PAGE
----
Current Exhibitions at the KIA

sayaka ganz
Luminescence: From Salvage to Seascape, Sculpture by Sayaka Ganz
November 19, 2016 - March 19, 2017

See a gallery transformed into a magical, "underwater" installation of colorful and glowing "fish, jellies, and coral" by Sayaka Ganz. Guided by sensitivity to the environment and human habits of discarding objects, Ganz rescues and repurposes plastic utensils and household items as the material of her sculptural creations. Slotted spoons and colanders gain a second life as luminescent sea creatures that invite us to reexamine our relationship to the natural world, perhaps with special attention to the problem of plastics washing into our oceans. Visitors to Environmental Impact (Spring 2014) will recall Ganz's trio of suspended, swimming polar bears. This installation will be designed specifically for the Joy Light Gallery of Asian Art by the artist.




Poetry of Content
Poetry of Content: Five Contemporary Representational Artists
November 5, 2016 - February 19, 2017

With more than 40 years as a painter and art professor at Syracuse University, Jerome Witkin has been a champion of representation. Poetry of Content is his examination and celebration of artists who share his interest. The exhibition celebrates realist painting styles that reflect classical drawing and painting techniques with five artists who continue to "hone to perfection a body of work that I feel will last beyond our time": Bill Murphy, Gillian Pederson-Krag, Joel Sheesley, Tim Lowly, and Robert Birmelin.

He writes, "With a few exceptions, there appears to be little interest in recognizable pictures that incorporate a realistic visual space, modelled figures and natural surroundings. The exhibition title, Poetry and Content describes what I think the public and student artists will discover when they examine the works by these mature creators. Unlike the great majority of the art world's 'favorites,' these five share their poetry with us. They continue, regardless of the neglect of museums and critics, to persevere."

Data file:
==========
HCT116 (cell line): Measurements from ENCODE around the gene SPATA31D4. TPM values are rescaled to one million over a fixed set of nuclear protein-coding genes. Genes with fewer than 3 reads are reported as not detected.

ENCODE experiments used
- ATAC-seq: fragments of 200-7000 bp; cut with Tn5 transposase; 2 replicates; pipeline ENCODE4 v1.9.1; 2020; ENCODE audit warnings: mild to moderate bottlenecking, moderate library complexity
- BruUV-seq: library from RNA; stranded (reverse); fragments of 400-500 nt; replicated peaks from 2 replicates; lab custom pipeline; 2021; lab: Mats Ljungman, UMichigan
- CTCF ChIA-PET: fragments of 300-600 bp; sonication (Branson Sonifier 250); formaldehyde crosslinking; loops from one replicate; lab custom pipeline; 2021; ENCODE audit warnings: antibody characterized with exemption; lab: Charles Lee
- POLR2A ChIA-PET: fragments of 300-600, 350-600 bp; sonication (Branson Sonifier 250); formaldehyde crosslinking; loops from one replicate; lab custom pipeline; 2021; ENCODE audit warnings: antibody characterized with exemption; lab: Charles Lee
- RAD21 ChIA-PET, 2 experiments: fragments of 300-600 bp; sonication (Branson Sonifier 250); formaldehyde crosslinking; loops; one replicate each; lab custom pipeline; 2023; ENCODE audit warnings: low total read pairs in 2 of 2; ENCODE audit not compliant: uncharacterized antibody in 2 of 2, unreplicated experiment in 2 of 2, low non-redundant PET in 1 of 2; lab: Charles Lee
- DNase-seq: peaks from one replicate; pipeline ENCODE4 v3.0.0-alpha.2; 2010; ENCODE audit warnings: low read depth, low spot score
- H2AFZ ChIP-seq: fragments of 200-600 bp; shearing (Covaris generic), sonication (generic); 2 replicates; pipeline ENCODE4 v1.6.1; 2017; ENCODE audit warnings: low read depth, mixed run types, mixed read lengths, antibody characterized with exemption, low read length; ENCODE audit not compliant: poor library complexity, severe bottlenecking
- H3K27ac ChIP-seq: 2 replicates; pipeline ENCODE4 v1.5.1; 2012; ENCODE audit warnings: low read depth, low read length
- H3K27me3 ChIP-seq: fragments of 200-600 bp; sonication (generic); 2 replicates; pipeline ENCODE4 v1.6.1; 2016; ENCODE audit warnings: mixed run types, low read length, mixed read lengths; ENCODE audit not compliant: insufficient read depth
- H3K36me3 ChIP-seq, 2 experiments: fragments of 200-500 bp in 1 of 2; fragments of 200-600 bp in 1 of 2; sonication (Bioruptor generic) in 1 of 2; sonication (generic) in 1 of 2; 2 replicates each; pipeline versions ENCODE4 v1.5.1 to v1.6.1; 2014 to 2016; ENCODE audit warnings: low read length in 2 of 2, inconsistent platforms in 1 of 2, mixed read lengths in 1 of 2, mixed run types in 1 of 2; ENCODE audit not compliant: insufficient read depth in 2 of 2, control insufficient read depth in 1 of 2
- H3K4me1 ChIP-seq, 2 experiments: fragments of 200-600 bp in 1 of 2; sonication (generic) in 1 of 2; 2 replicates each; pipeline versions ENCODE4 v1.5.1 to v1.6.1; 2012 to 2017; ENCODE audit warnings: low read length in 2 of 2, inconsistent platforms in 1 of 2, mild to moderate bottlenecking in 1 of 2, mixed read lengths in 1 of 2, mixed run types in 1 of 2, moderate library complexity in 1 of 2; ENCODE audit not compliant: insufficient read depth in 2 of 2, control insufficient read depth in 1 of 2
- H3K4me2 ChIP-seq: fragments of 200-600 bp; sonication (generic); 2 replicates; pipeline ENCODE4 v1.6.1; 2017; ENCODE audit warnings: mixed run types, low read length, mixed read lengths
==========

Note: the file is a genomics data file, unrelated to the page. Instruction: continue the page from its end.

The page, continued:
Organized by the Syracuse University Art Collection.
We thank our exhibition sponsor: First National Bank


 
Wadada Leo Smith, Pacifica, 2007
Wadada Leo Smith: Ankhrasmation, The Language Scores, 1967-2015
October 15 - March 5, 2017

Can a musical score be a work of visual art? Trumpeter, composer, educator, and visual artist Wadada Leo Smith is a pioneer in the fields of contemporary jazz and creative music. During the 1960s and early '70s, Smith was based in Chicago, where he was a key member of the Association for the Advancement of Creative Music (AACM). A significant organization in the history of jazz, the AACM created a vibrant discourse between improvised and formally scored music. Smith was one of the most active and articulate proponents of this exchange, legitimizing a formal ideology around improvised music and the illustrated score that he continues to build on to this day. Ankhrasmation--a neologism formed of Ankh, the Egyptian symbol for life, "Ras," the Ethiopian word for leader, and "Ma," a universal term for mother--is the systemic musical language that Smith has developed over nearly 50 years. The scores represent the composition with color, line, and shape, still providing instruction for the seasoned improviser, but while allowing musicians room for their own expertise and individual strengths.

Organized by the Renaissance Society at the University of Chicago, the exhibition is curated by John Corbett and Hamza Walker.

Marcia Wood Procession 2016
Scaled up: Sculpture by Marcia Wood
October 1-December 31, 2016

Always focused on human-scale experiences, Marcia Wood (1933-2000) sculpted visual metaphors for personal relationships to community, nature, and architecture. Among Kalamazoo's most accomplished sculptors, Wood sought an alternative to the intimidating, minimalist sculpture that she saw dominating public plazas and parks in the latter part of the 20th century. Her public art encouraged public interaction, rewarding not only distant views but also inviting intimate, close-up examination. In large and small scale, her work distilled fundamental human relationships and basic elements of nature into sculptural forms.

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